It is, I’ll admit, hard to properly describe the atmosphere inside Friday evening’s Rick and Morty vs. Dungeons & Dragons at Emerald City Comic Con for those who weren’t there. The packed room at the Seattle Conference Center was in good spirits as Jim Zub – who co-created the original comic book miniseries that combined the two franchises, and has been helming the pairing ever since as it’s headed into a second miniseries and a game in its own right – held court in front of a packed room eager to hear what he had to say about what he himself described as “this very, very bizarre project.”
Zub opened the panel by giving some background to the crossover between two properties that he admits appear to be in direct opposition to each other. A lifelong Dungeons & Dragons player, he said that the game is intrinsic to why I am who I am,” explaining, “it taught me to entertain people, be spontaneous, [and] it made me good at teamwork. Rick & Morty is none of those things.”
Battle of the Crown Jewels
Indeed, the original version of the crossover was a joke about two properties that just wouldn’t fit together. The way Zub described it, the idea first arose when staff from Oni Press and IDW went for dinner together during a convention and threw around ways in which the two companies could work together on a project. Rick & Morty vs. Dungeons & Dragons was a suggestion that someone made as an example that wouldn’t work, but it was the suggestion that everyone kept returning to in the days after the meal, even as Zub tried to convince everyone that it would never happen. “You’re talking about the crown jewel of Adult Swim destroying the crown jewel of Wizards of the Coast,” he reasoned. And yet, both companies went for it, and Zub got the call to make it work.
Well, him and author Patrick Rothfuss, with whom he co-wrote the first four-issue miniseries. “We had so much fun putting this together, with the in-jokes and the easter eggs,” Zub remembered, sharing with the crowd that the original plot was that Morty was trying to learn D&D to impress a “hot gamer girl,” but he was forced to learn it from Rick… who only remembered the first edition of the game. As Zub put it, he and Rothfuss planned for a frosty reception at the parent companies of both properties, overloading the script with so many jokes because they were convinced that they’d be told to remove at least half of them… only for almost everything to get through untouched. “We’re ripping on your IP and we’re tearing apart your rules, and you’re okay with it?” he remembers thinking, before saying that the jokes survived because of Wizards of the Coast’s confidence in the underlying strength of D&D.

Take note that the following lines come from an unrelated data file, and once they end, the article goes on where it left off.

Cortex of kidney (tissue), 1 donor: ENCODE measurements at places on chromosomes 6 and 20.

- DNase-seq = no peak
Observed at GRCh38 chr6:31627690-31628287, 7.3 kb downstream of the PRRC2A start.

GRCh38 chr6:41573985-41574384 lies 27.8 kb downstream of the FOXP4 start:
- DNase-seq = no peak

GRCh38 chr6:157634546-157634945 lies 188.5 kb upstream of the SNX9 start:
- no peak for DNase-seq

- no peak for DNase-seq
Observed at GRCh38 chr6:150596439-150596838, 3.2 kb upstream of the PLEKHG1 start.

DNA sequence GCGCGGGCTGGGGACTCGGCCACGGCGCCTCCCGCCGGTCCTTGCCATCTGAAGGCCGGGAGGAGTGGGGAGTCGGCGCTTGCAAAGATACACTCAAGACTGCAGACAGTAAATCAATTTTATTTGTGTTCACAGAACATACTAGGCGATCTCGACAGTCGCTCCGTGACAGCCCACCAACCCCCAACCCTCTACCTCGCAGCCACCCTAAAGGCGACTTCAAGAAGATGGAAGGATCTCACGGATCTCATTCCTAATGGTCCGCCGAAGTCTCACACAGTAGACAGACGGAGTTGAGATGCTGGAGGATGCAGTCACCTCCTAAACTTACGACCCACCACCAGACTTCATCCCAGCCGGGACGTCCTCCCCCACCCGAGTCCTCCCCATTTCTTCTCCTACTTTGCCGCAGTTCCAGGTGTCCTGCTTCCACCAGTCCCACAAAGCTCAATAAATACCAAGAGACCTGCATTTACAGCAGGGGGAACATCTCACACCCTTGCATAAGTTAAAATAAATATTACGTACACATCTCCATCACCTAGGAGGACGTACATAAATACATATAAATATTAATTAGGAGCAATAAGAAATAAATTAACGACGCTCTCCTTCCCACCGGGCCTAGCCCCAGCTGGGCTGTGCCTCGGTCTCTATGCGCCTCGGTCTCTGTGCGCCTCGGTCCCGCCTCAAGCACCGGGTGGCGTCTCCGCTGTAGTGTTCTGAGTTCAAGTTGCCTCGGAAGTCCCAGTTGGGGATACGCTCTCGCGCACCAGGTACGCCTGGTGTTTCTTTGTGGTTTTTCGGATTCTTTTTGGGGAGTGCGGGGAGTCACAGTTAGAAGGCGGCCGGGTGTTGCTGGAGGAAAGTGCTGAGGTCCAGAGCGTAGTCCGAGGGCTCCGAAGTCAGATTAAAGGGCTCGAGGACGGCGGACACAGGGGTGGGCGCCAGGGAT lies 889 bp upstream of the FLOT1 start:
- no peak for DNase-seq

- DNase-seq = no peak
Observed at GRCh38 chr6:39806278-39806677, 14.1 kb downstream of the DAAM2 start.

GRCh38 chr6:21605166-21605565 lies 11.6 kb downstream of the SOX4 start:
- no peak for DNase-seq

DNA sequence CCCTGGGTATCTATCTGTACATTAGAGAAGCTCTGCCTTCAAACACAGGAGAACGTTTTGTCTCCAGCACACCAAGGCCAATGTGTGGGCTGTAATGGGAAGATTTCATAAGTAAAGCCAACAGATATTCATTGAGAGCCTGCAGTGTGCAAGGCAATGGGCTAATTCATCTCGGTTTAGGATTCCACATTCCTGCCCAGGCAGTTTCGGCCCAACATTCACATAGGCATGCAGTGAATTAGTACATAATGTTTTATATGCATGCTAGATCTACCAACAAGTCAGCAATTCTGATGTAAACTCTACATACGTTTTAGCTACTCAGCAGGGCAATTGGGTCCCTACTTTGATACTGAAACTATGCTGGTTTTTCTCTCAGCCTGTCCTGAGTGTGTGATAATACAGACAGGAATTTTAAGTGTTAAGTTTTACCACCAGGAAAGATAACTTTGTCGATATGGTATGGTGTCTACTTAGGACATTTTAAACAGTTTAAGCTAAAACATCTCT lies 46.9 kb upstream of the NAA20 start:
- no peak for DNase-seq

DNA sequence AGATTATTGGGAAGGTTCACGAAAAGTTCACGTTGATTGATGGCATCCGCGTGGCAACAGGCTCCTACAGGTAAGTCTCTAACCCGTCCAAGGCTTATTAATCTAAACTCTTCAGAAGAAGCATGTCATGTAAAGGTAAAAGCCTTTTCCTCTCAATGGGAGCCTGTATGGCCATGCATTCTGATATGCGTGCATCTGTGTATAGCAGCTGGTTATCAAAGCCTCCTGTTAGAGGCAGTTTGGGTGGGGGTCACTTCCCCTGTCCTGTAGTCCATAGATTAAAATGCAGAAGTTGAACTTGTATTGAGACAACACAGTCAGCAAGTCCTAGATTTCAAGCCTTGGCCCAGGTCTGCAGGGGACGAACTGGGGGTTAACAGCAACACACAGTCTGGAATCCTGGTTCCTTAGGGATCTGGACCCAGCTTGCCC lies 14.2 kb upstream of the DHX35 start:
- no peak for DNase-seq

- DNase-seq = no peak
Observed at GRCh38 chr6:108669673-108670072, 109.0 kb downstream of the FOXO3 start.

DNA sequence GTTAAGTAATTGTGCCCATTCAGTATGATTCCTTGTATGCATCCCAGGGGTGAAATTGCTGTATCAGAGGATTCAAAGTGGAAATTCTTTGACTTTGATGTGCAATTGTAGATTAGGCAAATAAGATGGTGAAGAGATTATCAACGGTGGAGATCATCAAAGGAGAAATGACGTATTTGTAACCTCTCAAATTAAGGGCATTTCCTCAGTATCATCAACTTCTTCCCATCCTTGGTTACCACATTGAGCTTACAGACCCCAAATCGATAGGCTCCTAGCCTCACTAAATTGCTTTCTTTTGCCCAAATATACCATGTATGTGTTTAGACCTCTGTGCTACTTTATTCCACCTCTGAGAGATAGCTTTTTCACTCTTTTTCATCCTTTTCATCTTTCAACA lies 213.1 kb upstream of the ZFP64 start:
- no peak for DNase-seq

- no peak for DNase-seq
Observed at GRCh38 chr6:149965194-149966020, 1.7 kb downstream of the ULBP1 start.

“Pat and I tore a hole in D&D because we love it,” he admitted. “Your best friends can insult you better than anyone else because they know how to make it hurt.” One of the in-jokes that Zub didn’t expect to survive was the fact that, in the series, Rick leads Morty through the first three editions of the game, and then ignores the controversial 4th edition, saying “We don’t talk about fourth edition. If you bring it up, trolls will come.” It’s a line that Zub jokes is a rorschach test for D&D fans, with some claiming that it’s proof that Zub and Rothfuss hate the 4th edition (they don’t) or that Wizards wouldn’t let them use it (also untrue); it’s simply there as a joke, as much as some people don’t want to believe it.
The first miniseries was a success – more so than anyone involved had anticipated, with Zub saying that his favorite reviews had been those that admitted that everyone had expected a cynical cashgrab but found a love letter to both franchises. “We wanted it to be a good Rick & Morty episode as well as a good D&D story,” Zub said. In fact, the miniseries was such a success that Wizards made an unexpected decision.
And Then, The Game